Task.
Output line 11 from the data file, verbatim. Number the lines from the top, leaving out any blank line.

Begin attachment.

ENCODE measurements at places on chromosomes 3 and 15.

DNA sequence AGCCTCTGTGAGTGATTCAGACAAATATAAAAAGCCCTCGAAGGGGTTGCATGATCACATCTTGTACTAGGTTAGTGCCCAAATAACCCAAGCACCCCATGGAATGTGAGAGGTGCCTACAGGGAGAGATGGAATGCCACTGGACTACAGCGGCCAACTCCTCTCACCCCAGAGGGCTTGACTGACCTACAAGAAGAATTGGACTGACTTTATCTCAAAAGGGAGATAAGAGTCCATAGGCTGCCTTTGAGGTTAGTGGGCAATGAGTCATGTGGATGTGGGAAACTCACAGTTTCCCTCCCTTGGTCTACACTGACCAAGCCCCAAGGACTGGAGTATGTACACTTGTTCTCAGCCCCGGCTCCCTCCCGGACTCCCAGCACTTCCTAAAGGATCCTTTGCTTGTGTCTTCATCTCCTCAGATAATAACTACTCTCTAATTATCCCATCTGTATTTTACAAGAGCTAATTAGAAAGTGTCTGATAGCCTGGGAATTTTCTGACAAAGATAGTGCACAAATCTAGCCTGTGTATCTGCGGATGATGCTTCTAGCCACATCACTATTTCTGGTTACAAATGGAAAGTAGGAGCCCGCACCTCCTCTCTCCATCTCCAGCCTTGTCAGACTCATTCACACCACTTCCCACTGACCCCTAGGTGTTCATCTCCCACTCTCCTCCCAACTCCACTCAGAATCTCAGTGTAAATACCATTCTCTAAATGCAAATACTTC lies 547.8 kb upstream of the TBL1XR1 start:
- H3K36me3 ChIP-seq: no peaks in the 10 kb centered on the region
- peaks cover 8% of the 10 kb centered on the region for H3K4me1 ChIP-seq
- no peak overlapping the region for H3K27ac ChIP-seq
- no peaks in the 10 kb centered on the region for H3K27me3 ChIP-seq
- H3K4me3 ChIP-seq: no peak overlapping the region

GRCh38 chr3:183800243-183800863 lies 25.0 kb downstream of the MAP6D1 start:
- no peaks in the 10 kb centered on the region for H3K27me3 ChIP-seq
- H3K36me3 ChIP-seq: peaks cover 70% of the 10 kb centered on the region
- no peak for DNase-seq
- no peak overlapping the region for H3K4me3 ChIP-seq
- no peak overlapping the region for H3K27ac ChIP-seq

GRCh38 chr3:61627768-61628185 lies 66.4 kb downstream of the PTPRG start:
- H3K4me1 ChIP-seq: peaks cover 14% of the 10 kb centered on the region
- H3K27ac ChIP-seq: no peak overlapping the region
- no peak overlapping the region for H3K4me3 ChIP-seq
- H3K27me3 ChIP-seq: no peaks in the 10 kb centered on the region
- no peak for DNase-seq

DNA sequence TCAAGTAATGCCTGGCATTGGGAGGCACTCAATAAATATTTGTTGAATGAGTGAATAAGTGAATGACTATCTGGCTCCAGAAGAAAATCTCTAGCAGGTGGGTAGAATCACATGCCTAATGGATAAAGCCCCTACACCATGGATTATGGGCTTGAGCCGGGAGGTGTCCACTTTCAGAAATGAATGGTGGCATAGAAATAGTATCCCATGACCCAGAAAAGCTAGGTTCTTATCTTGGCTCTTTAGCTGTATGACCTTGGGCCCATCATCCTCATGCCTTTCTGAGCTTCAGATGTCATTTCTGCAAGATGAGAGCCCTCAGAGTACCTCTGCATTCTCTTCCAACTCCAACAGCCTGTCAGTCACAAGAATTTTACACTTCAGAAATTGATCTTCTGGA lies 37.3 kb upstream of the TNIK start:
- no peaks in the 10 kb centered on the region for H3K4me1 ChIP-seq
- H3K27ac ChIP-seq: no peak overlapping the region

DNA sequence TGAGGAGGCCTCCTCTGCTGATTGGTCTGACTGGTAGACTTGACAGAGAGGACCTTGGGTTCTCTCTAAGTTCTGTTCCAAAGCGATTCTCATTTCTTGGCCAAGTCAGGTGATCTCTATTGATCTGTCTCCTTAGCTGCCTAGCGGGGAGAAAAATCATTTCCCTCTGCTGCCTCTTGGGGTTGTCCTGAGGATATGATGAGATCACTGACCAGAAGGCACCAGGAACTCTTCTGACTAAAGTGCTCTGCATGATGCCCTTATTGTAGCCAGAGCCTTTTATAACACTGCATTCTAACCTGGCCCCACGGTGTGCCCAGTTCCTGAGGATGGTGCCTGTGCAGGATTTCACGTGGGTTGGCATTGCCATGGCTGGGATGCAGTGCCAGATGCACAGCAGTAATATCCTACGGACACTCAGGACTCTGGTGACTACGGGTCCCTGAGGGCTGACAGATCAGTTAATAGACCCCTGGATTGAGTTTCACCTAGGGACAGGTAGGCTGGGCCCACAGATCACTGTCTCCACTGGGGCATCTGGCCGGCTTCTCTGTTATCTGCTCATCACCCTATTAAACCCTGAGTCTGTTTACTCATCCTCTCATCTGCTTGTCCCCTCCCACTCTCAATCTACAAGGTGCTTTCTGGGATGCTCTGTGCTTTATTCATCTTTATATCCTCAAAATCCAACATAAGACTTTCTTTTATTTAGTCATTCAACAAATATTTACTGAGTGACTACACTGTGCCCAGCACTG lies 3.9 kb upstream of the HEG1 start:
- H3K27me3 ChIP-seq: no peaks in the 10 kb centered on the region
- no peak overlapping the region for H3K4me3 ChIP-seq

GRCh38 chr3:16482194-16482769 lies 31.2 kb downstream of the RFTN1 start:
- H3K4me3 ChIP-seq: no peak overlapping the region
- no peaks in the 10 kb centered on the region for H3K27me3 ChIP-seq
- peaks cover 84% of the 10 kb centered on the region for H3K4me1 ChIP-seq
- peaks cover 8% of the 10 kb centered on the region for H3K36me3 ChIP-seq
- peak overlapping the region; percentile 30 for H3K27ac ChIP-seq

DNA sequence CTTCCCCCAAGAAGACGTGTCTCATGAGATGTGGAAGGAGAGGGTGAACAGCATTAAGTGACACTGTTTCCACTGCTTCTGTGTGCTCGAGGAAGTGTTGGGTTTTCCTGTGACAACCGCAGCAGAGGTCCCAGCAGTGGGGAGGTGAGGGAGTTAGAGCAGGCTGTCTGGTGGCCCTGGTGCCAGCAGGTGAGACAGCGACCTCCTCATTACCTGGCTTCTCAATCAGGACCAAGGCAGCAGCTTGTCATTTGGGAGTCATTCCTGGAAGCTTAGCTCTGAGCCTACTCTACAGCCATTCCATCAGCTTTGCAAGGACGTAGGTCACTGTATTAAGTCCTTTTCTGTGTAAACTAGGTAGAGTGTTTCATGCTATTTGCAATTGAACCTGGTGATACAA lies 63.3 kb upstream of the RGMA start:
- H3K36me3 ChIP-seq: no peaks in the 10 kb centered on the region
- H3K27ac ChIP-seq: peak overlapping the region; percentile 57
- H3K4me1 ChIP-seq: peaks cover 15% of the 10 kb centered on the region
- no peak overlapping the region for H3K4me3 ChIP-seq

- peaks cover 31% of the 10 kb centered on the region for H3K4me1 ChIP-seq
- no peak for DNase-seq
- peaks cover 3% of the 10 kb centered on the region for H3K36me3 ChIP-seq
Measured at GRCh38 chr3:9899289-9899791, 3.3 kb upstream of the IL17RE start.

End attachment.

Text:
- no peak for DNase-seq